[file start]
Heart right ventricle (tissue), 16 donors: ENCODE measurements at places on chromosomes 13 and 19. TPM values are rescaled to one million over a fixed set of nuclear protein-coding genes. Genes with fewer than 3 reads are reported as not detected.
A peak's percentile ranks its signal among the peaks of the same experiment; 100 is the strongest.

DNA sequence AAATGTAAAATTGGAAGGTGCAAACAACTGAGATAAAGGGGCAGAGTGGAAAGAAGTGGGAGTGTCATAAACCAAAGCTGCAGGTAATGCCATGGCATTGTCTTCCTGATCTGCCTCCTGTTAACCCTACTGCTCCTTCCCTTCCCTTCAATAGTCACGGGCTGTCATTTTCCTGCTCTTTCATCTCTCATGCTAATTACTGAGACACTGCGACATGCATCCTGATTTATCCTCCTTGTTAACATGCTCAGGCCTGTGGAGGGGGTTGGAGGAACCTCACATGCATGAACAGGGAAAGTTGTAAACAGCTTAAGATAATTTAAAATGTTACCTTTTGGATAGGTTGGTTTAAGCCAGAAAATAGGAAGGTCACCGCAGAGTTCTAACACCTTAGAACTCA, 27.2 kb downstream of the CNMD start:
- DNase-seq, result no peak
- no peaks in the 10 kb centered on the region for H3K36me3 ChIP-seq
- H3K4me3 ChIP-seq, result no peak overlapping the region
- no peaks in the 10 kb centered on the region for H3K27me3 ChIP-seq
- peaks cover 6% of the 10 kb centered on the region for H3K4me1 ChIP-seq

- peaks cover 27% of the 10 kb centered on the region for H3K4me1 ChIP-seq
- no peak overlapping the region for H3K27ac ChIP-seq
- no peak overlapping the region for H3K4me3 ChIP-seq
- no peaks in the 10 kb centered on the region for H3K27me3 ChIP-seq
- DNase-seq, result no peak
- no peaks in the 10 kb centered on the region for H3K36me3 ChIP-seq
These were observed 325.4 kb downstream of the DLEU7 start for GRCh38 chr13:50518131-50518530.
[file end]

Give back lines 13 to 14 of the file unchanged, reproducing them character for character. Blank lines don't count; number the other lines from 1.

- DNase-seq, result no peak
- no peaks in the 10 kb centered on the region for H3K36me3 ChIP-seq